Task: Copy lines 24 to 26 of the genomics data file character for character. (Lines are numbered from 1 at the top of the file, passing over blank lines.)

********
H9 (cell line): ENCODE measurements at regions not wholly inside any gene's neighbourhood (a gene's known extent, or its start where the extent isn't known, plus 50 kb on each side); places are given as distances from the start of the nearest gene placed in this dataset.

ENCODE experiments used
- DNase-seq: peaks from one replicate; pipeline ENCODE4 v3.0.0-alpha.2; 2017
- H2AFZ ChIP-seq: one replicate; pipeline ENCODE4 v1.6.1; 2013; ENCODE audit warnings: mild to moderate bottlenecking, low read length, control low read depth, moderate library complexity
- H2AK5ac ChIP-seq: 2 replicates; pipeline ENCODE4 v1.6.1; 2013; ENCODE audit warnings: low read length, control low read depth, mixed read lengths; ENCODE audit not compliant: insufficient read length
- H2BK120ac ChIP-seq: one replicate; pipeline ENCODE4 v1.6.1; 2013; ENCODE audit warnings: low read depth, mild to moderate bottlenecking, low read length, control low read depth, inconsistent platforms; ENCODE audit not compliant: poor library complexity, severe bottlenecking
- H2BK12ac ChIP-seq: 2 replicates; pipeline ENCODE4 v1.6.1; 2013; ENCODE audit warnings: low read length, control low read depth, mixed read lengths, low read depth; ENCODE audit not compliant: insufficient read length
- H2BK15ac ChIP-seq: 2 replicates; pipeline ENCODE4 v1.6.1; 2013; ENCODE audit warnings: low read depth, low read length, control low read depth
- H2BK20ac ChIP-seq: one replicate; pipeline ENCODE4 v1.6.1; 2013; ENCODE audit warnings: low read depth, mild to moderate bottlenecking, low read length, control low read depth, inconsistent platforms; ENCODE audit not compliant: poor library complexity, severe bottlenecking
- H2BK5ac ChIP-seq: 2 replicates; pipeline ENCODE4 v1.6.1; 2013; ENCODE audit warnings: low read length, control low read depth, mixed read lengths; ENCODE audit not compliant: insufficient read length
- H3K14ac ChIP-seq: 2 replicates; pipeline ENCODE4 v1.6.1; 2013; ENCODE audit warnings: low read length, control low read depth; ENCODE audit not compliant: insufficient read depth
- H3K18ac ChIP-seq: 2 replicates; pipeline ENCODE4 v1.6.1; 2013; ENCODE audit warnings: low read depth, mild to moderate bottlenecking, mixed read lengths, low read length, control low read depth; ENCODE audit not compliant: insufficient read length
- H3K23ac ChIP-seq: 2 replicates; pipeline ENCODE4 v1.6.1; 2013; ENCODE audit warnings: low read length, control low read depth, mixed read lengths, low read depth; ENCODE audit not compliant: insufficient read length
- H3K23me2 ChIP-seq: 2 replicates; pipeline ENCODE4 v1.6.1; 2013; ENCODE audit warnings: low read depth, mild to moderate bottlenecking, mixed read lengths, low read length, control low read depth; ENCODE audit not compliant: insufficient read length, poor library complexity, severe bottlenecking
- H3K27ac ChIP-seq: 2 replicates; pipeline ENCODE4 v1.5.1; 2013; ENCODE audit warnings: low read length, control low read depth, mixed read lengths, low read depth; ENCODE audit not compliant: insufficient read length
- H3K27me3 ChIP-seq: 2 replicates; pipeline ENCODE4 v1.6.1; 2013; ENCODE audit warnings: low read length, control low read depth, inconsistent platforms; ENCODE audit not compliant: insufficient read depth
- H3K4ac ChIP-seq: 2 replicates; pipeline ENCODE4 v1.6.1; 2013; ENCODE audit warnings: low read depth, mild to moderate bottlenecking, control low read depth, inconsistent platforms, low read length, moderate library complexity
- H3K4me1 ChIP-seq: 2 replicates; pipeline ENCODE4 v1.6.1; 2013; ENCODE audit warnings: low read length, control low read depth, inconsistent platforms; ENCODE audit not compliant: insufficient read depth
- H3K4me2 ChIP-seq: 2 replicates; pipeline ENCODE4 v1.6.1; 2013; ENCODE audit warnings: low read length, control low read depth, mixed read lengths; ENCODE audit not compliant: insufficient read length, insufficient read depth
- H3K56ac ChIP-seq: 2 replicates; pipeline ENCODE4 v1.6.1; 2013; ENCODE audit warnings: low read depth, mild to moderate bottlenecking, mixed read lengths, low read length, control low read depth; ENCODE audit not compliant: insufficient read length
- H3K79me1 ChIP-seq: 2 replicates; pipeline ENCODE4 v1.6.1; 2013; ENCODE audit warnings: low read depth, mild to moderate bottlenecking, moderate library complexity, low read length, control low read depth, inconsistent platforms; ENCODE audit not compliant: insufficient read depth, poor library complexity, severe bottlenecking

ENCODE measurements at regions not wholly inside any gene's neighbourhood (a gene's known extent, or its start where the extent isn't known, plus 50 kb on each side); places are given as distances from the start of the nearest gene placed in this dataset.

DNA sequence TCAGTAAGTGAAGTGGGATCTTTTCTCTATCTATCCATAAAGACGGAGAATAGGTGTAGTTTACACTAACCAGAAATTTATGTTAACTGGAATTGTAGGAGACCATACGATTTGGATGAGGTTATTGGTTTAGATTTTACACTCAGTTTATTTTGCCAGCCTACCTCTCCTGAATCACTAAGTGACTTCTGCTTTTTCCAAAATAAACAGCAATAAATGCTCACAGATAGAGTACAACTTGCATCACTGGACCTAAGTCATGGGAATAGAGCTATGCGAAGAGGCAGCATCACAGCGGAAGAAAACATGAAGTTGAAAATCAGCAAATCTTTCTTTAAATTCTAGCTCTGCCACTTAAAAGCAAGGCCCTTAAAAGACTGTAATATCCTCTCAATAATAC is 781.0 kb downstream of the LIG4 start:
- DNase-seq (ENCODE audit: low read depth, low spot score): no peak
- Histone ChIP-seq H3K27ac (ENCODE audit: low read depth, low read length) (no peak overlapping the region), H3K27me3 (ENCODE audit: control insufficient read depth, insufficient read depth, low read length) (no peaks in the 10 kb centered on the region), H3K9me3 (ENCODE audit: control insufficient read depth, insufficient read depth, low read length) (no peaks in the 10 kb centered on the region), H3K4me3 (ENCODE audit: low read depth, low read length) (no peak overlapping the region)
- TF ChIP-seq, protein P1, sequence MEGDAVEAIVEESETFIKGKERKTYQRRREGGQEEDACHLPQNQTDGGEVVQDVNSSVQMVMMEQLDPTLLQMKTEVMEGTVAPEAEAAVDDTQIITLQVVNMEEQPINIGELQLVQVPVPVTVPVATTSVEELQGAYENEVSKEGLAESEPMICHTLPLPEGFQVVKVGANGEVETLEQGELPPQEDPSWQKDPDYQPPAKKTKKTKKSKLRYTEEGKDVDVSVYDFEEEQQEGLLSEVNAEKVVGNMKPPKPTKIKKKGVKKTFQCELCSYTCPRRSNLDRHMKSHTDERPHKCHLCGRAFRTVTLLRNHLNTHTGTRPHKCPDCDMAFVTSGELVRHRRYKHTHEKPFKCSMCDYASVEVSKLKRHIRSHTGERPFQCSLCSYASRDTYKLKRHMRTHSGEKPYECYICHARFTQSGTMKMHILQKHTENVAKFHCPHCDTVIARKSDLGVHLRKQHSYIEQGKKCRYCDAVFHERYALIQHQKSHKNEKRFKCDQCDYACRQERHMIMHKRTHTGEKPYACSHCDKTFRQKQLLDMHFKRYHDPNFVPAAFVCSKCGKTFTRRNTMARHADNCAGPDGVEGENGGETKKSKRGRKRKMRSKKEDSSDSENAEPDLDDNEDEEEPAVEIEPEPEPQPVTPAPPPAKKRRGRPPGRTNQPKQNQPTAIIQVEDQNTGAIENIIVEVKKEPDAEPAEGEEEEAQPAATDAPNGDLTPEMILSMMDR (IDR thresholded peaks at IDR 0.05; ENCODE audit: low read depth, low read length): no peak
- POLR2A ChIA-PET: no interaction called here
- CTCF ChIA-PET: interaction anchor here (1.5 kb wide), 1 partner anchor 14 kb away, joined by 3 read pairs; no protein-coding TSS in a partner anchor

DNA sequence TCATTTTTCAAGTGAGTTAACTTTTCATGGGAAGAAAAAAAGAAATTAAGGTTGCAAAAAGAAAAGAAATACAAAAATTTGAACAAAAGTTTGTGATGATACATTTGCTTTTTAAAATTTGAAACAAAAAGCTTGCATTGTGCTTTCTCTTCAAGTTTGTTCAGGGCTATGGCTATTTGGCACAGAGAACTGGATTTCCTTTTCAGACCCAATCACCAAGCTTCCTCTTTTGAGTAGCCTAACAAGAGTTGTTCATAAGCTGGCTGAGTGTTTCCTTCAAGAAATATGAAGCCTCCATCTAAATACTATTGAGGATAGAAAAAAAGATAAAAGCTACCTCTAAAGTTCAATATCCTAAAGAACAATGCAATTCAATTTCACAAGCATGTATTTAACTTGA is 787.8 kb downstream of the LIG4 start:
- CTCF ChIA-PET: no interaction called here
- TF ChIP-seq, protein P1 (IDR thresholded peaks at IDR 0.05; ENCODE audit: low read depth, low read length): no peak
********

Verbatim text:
- DNase-seq (ENCODE audit: low read depth, low spot score): no peak
- Histone ChIP-seq H3K27ac (ENCODE audit: low read depth, low read length) (no peak overlapping the region), H3K27me3 (ENCODE audit: control insufficient read depth, insufficient read depth, low read length) (no peaks in the 10 kb centered on the region), H3K9me3 (ENCODE audit: control insufficient read depth, insufficient read depth, low read length) (no peaks in the 10 kb centered on the region), H3K4me3 (ENCODE audit: low read depth, low read length) (no peak overlapping the region)
- TF ChIP-seq, protein P1, sequence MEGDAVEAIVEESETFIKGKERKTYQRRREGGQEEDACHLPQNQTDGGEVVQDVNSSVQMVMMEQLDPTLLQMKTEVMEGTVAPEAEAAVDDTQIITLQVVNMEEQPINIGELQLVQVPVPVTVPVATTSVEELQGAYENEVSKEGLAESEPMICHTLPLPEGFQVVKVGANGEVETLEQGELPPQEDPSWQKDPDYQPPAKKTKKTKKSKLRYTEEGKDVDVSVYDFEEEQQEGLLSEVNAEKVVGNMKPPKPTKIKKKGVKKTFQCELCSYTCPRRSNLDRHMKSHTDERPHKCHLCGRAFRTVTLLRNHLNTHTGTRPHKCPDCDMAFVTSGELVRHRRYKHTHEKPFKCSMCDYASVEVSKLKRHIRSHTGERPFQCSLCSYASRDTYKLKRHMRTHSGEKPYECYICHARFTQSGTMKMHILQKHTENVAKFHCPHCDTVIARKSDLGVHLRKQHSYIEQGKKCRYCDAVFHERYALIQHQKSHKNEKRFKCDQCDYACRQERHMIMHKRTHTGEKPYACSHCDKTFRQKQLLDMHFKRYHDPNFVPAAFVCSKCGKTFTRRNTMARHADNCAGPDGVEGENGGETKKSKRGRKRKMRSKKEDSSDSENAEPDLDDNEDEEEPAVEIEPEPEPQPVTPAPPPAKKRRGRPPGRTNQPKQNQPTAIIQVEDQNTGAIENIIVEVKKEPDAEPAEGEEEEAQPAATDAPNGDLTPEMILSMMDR (IDR thresholded peaks at IDR 0.05; ENCODE audit: low read depth, low read length): no peak